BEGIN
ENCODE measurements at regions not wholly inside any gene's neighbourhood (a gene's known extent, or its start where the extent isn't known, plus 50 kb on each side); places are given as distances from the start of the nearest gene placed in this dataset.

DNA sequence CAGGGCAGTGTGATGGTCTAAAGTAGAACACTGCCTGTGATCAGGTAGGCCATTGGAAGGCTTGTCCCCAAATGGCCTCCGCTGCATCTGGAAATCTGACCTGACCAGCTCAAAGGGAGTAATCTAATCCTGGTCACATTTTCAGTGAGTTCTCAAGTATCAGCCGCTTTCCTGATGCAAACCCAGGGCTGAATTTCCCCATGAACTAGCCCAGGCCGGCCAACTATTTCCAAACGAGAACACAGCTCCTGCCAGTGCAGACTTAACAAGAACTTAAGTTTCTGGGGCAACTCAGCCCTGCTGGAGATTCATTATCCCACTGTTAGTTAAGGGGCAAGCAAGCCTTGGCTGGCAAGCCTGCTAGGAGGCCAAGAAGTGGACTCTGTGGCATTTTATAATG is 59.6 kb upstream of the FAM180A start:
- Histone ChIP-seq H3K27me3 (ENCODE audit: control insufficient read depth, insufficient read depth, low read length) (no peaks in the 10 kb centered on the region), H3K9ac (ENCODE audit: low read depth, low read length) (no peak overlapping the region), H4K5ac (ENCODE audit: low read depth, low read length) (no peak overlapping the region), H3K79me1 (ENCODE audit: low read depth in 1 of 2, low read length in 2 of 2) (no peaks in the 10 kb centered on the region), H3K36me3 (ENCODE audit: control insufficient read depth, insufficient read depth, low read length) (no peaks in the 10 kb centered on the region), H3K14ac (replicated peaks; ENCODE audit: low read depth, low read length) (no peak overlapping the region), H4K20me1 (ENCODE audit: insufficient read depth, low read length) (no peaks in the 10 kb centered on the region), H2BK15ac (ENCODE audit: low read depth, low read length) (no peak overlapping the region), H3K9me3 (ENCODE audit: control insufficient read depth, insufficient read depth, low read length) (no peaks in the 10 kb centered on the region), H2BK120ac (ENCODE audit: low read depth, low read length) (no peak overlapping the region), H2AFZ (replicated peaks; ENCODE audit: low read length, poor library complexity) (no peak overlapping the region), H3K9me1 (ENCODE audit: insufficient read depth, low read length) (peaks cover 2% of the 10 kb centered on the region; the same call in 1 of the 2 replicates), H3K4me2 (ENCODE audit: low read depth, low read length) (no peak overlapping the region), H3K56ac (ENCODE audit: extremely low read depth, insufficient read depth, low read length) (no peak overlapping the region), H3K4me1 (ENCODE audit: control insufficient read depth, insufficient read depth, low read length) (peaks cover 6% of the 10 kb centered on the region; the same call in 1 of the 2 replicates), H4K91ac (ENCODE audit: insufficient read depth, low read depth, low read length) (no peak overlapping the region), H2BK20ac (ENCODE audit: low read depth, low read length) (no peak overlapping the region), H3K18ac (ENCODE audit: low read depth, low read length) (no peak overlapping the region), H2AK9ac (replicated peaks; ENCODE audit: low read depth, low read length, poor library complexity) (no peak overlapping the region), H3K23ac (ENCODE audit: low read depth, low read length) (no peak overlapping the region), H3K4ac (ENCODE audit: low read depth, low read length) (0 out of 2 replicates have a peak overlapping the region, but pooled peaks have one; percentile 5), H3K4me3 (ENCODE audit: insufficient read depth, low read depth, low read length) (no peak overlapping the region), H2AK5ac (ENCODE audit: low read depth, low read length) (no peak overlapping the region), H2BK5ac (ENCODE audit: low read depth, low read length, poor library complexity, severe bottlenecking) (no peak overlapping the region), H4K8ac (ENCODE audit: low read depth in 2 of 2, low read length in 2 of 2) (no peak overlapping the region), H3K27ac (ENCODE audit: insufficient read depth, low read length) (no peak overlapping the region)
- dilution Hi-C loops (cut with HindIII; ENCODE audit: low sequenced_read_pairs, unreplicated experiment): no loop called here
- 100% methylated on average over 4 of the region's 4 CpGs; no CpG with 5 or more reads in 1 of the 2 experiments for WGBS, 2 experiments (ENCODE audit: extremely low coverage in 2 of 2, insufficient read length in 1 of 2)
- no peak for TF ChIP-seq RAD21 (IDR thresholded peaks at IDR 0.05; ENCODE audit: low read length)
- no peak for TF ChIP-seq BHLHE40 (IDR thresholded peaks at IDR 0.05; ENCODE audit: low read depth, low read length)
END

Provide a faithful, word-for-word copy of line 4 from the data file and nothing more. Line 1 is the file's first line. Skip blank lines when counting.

- dilution Hi-C loops (cut with HindIII; ENCODE audit: low sequenced_read_pairs, unreplicated experiment): no loop called here